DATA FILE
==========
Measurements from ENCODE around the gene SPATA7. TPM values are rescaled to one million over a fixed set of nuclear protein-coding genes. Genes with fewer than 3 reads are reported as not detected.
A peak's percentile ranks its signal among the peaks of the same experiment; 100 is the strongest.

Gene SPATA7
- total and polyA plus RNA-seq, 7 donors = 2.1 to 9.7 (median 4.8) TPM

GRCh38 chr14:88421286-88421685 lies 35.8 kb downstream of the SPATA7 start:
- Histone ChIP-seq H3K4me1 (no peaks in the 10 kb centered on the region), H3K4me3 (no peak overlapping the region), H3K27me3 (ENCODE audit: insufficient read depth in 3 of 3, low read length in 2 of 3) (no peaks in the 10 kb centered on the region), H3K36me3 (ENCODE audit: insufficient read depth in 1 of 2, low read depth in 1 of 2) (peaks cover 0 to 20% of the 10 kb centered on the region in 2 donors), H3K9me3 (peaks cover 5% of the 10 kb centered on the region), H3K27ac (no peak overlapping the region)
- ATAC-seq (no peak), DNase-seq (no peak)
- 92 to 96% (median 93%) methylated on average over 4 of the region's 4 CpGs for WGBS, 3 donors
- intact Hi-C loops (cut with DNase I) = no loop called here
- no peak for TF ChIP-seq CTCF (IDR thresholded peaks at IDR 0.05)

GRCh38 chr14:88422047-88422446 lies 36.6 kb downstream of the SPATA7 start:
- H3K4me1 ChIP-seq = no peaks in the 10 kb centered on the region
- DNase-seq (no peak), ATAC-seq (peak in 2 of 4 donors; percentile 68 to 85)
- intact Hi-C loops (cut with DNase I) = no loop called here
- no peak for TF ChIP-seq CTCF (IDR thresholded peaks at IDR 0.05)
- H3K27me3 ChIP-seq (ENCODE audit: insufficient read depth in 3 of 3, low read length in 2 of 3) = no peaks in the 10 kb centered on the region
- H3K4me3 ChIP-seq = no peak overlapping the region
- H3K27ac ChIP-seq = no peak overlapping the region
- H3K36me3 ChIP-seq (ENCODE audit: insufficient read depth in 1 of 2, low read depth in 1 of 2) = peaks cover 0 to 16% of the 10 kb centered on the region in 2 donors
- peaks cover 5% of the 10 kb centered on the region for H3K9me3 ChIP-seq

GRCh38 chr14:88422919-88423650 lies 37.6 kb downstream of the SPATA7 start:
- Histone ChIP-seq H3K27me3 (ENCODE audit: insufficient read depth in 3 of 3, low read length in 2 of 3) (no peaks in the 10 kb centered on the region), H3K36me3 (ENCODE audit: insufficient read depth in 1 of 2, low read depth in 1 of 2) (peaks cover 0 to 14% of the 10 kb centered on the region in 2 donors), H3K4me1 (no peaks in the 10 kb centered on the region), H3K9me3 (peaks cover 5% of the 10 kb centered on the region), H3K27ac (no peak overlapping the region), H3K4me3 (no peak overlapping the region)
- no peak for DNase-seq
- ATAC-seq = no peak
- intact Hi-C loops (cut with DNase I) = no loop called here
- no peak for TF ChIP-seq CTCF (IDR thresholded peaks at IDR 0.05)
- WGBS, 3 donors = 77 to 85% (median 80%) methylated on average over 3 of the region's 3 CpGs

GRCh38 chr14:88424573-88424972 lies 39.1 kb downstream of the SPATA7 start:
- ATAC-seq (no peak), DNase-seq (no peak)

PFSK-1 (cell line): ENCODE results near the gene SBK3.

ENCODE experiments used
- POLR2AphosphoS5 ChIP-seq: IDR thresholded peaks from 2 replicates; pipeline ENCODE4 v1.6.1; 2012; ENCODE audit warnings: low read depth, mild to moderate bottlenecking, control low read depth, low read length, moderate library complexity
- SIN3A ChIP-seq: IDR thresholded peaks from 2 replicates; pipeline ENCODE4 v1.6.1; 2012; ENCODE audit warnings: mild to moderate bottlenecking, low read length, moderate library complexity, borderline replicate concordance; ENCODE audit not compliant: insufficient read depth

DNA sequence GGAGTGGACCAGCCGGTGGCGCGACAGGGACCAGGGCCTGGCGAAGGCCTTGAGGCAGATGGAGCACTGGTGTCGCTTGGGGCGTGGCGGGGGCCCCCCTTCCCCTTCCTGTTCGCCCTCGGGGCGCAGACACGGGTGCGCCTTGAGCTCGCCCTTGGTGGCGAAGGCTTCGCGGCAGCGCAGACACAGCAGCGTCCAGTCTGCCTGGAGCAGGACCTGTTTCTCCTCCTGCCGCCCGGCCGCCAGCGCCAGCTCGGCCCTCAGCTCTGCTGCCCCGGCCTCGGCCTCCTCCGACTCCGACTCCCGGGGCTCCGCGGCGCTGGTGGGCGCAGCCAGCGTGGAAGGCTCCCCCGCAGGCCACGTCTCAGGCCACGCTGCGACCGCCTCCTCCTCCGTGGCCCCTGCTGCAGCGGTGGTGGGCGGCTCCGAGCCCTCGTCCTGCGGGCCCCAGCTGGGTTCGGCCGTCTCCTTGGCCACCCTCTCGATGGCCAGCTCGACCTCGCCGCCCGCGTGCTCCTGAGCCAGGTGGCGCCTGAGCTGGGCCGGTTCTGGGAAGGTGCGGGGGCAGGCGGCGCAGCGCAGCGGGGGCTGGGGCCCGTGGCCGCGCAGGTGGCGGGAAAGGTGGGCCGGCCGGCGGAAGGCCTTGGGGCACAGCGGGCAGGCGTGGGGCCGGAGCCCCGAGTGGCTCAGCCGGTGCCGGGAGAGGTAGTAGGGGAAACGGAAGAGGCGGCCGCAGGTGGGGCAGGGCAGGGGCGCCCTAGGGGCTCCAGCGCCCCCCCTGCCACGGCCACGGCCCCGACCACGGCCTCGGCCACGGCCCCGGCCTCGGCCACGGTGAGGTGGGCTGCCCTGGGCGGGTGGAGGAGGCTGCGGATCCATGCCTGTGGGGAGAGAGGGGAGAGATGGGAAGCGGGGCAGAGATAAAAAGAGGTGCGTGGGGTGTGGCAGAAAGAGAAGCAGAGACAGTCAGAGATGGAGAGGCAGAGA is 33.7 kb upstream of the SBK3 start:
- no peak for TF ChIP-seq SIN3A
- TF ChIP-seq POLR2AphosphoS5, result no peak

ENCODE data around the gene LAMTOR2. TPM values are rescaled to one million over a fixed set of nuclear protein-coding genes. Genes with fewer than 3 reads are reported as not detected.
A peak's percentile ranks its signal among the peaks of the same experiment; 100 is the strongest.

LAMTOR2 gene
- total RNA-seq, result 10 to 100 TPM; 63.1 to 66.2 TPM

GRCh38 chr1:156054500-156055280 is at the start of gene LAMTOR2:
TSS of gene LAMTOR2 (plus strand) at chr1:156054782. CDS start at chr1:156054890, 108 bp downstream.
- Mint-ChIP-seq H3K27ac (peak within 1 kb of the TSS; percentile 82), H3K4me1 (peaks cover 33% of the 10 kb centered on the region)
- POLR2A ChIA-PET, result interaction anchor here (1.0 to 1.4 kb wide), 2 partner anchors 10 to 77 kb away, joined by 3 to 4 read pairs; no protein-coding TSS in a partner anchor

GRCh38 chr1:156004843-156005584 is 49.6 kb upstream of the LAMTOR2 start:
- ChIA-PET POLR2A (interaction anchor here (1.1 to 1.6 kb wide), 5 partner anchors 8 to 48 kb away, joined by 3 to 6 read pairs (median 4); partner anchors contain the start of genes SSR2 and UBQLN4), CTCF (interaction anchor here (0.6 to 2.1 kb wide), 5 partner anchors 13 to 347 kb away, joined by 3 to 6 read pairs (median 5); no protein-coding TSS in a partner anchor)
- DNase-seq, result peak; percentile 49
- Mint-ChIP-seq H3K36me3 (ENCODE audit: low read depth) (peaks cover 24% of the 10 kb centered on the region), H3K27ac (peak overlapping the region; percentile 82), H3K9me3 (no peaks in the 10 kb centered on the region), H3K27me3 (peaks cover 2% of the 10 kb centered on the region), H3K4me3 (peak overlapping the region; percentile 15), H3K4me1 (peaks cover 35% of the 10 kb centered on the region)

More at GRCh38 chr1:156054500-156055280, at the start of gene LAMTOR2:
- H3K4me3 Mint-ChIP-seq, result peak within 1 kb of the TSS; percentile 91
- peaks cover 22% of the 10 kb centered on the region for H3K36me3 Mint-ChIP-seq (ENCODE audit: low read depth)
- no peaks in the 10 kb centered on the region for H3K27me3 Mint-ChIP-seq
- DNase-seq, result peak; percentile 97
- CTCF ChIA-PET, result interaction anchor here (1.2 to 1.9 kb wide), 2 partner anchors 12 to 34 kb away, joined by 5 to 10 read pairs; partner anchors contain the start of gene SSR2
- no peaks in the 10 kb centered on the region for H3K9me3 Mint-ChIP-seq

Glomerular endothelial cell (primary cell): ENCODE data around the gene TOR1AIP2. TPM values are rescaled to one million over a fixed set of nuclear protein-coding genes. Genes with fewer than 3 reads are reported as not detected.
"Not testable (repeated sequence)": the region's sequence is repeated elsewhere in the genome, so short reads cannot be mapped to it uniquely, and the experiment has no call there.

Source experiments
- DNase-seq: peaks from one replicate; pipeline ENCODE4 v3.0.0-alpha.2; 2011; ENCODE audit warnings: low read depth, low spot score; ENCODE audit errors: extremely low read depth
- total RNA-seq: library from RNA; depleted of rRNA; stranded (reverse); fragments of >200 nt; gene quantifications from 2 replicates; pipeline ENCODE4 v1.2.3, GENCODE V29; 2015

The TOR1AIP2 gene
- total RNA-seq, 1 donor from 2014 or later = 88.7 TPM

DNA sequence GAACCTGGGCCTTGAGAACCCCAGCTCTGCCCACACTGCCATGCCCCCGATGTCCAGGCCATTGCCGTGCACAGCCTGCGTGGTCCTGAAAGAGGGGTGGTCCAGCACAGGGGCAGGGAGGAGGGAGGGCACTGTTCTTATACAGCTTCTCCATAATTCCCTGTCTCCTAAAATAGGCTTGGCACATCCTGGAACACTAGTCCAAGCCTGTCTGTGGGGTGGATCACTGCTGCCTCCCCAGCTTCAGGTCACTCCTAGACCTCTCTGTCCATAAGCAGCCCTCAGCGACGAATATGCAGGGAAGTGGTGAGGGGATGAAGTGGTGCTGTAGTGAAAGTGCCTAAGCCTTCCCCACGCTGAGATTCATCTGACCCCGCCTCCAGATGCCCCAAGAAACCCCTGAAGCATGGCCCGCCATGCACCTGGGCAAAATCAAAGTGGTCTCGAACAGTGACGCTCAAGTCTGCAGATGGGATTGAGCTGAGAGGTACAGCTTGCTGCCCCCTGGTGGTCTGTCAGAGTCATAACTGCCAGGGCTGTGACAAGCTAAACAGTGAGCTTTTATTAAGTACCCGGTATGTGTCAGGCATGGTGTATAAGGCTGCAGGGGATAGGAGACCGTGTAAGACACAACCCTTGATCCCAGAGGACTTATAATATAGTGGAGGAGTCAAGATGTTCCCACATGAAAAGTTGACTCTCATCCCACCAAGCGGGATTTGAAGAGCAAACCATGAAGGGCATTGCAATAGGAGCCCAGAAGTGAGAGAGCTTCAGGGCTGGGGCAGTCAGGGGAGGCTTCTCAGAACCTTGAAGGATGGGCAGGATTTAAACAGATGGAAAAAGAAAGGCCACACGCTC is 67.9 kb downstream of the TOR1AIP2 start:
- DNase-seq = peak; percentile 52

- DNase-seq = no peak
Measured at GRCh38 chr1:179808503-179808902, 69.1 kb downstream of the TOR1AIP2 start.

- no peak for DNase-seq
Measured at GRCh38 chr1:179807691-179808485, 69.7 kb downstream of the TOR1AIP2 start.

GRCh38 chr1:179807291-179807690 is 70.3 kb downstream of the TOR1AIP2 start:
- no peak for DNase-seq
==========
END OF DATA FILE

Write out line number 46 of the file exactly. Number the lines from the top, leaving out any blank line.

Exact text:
- ChIA-PET POLR2A (interaction anchor here (1.1 to 1.6 kb wide), 5 partner anchors 8 to 48 kb away, joined by 3 to 6 read pairs (median 4); partner anchors contain the start of genes SSR2 and UBQLN4), CTCF (interaction anchor here (0.6 to 2.1 kb wide), 5 partner anchors 13 to 347 kb away, joined by 3 to 6 read pairs (median 5); no protein-coding TSS in a partner anchor)